Heaps of people, wrapped in sleeping bags, are sprawled across the floor. A crowd, mostly trendy youths sporting brightly coloured wristbands, is staring intently at the stage. Food and drink wrappers are strewn around, and the smell of warm bodies mingles with that of alcohol and cut grass from the surrounding park. It could be any one of the summer's countless festivals, if it weren't for one thing: the near-total silence.
The middle-aged man holding the crowd's attention is no ageing rocker; the balding psychoanalyst is holding forth on the subject of sleep disorders and dreams. While his monosyllabic drone should be enough to send many into a coma, the 170 people who have gathered in Hyde Park for a sleep-over hosted by the V&A and the Serpentine Gallery are hanging on his every word.
Billed as a night of creative thinking, in which the artistic possibilities of the hours between dawn and dusk are explored through lectures, lullabies and interactive games, the event has attracted a mix of art lovers, insomniacs and eccentrics.
"I'm here because I don't sleep; I haven't slept properly in five years," says 52-year-old Michele Hardman cheerfully. Dressed in a striking black fedora and huge pashmina, Ms Hardman appears determined to kill a whole flock of birds with one stone. As well as filling the empty hours while everyone else is asleep, she is studiously taking notes to pass on to her Jungian dream analyst. Oh, and scouting the room for eligible men.
"This is the second all-night event I've been to this month," she laughs. "I meet interesting people. I might get a date. I did at the last one."
As the clock strikes midnight, a parade of people dressed head-to -toe in white, emerge from the dark park holding candles. Two men carrying a girl on a silver platter compound the sacrificial air of the slightly spooky scene, while a fair-haired young man in a bow tie bangs a giant gong and invites us to join him in a "midnight feast of trifles".
The man in question is Sam Bompas, one half of the Old-Etonian duo Bompas and Parr, who helped lift jelly from children's party staple to exotic foodstuff. There are two huge vats of the stuff, one of which promises to perk you up, the other to calm you down. There is a scramble to grab plates of the stimulating jelly, a bright-green mush laced with absinthe. It tastes much better than it looks.
Moments after the feast, people in white waste-disposal-style boiler suits swoop in to clear up, and it is back to work for the guests.
A man, sporting a medical-looking tunic and an old-fashioned moustache, hands out questionnaires asking participants about everything from sleep patterns to whether they prefer: "A jog, Proust or camembert?" The results will be presented later.
It is this interactive element which stops the event descending into a mere challenge to see who can stay awake the longest, explains Louise Shannon, the curator and deputy head of contemporary programmes at the V&A. "There is a long tradition of artists and writers suffering from insomnia," she says. "People will be doing drawings and writing, and we'll compile that into a pillow book at the end of the night."
One of those getting into the 3am spirit is Yuki Inowe, a Japanese artist. Surrounded by her sleeping friends – who have cunningly constructed a makeshift tent to block out the bright spotlights beaming down on them – she is sketching in a notebook.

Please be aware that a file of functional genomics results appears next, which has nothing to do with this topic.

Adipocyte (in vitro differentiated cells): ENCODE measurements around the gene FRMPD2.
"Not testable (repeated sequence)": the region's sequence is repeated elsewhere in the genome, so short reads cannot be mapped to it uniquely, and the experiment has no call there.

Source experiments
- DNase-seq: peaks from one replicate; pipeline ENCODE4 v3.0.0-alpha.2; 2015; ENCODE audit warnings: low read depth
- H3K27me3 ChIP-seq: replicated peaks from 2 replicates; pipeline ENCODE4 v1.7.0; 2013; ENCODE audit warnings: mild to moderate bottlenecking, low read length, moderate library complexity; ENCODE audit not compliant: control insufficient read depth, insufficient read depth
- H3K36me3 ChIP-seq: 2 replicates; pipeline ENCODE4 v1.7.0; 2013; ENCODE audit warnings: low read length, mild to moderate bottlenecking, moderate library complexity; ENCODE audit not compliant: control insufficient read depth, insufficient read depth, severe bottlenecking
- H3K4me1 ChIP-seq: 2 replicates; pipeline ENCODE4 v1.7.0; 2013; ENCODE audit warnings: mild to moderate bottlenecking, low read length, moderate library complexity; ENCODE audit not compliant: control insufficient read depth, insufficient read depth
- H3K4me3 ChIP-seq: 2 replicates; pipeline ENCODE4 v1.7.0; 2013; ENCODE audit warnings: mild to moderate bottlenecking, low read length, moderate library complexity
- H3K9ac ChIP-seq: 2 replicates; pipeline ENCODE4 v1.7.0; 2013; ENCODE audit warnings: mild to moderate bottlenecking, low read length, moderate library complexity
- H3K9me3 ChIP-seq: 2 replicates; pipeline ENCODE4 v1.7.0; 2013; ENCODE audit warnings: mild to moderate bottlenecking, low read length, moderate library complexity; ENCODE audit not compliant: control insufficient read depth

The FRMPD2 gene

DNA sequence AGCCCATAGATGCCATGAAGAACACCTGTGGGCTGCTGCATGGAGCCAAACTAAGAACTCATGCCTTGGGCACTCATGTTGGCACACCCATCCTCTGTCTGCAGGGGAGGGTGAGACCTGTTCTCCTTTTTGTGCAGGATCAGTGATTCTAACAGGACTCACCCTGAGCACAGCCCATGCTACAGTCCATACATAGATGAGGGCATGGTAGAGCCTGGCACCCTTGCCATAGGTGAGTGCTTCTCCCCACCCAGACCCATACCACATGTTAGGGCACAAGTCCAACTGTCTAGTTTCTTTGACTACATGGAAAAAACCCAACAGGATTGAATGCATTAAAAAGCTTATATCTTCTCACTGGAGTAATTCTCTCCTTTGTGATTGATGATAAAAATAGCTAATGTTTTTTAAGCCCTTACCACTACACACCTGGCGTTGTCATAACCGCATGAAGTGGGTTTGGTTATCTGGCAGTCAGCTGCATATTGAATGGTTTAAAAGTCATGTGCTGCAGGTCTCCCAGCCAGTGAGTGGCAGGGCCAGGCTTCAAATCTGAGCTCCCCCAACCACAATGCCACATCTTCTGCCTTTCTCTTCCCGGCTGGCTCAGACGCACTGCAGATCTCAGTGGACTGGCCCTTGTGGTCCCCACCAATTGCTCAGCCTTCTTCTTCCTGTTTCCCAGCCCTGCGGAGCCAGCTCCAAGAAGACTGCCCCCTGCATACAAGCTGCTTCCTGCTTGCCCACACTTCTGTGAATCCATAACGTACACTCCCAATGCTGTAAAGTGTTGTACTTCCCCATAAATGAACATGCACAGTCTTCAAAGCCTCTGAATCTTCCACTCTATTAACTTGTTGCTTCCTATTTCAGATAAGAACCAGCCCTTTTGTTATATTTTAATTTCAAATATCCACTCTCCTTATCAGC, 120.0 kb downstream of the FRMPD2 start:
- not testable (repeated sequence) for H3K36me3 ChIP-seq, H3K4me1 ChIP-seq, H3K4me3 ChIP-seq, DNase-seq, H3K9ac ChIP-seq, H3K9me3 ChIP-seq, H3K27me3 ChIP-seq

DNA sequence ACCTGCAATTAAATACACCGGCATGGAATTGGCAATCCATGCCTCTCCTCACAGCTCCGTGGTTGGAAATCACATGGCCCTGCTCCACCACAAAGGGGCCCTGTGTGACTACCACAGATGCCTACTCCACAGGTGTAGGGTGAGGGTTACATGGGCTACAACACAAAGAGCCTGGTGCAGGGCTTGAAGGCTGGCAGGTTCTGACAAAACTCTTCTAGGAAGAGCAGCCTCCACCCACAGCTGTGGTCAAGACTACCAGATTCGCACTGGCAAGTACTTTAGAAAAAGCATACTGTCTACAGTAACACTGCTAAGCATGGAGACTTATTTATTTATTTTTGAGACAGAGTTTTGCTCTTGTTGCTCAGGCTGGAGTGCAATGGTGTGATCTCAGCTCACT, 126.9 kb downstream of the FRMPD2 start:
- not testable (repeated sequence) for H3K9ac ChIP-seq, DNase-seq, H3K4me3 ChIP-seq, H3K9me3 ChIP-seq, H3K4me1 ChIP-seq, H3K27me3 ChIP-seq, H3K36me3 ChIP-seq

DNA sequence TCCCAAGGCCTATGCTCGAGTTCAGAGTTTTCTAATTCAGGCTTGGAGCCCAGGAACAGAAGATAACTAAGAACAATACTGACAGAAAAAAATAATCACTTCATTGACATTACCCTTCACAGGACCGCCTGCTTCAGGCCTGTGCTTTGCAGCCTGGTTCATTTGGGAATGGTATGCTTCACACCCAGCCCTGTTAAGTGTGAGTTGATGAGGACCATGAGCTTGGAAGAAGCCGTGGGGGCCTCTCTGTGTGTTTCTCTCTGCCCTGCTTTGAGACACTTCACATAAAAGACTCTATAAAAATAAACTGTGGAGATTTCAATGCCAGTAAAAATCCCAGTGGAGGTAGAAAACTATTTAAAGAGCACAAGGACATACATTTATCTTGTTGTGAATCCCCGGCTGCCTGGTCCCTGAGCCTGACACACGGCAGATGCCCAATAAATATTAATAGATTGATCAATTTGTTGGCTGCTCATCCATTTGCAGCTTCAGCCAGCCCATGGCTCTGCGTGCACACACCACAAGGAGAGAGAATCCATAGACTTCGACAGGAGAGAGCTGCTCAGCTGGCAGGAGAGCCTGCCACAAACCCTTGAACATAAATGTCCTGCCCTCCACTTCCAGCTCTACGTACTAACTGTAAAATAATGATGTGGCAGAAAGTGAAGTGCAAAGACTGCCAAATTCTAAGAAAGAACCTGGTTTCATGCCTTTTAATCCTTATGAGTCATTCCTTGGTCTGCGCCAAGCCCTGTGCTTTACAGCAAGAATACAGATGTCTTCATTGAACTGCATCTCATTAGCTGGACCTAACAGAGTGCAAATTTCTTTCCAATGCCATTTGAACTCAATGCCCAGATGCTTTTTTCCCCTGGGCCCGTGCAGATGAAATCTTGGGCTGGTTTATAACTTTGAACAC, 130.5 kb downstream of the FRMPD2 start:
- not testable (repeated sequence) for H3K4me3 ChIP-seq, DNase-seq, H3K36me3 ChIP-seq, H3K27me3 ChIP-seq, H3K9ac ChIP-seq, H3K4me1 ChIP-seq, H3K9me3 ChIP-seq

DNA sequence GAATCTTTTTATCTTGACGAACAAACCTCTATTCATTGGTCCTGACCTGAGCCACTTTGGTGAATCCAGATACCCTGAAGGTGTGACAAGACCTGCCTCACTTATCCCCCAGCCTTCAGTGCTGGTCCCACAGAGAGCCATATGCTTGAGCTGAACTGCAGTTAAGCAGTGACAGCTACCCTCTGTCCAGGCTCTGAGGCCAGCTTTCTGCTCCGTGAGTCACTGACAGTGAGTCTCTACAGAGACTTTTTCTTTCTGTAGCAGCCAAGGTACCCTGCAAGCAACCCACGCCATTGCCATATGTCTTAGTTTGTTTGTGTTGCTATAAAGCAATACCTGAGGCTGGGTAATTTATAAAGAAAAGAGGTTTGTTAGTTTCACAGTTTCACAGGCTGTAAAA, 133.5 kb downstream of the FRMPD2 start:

"Night is best for me. I usually work until midnight but this is keeping me up later," she explains, turning back to her drawings with a purposeful air.
Soothed by film footage of animals sleeping, set to elevator music, by 4am many people have given in to sleep. While technically camping, this is about as deluxe and metropolitan as the great outdoors gets. Kitted out with brand new roll mats, sleeping bags and beauty goodies from Harvey Nichols, there is nothing here that could be described as roughing it.
A table of people wearing big headphones listen to rapid instructions from a French man telling them to draw random objects ranging from boxes to fish. While my efforts look as though they should be pinned on the wall of a primary-school classroom, a quick glance around the table reassures me that I'm not the only one with more enthusiasm than talent.
The audience guides German film-maker Heinz Emigholz through slides of his work. They offer guiding feedback using laser pens; if they don't like it, they can all point at the image of a skull and he will stop. "It is like being a stand-up, because you have to build a relationship with the audience," says the 62-year-old artist. "But it is quite serious."
Altogether too serious for some, including a 25-year-old magician, Tom Sykes, who keeps the festival-vibe alive with his confession that he gatecrashed the event by hopping over the fence. "I had my tongue firmly in cheek, "he says, laughing. "I'm surprised at how earnest everyone is."
In truth, the event has been well received by its intense participants, who lap up its novel mix of art, psychology, music, science and al fresco experience. There's little ambiguity about the degree of self-absorption involved in an event like this. But just to nail any doubt, one guest reveals that she is writing a dissertation on people who attend night-time art events.
A French student, Flavia Deprez, 24, explains: "There is a big difference between people who go to art events in the day and those who come at night. In the day it will still be the educated elite, but the evenings will be a trendier, more intellectual, crowd." Quite.Reuse content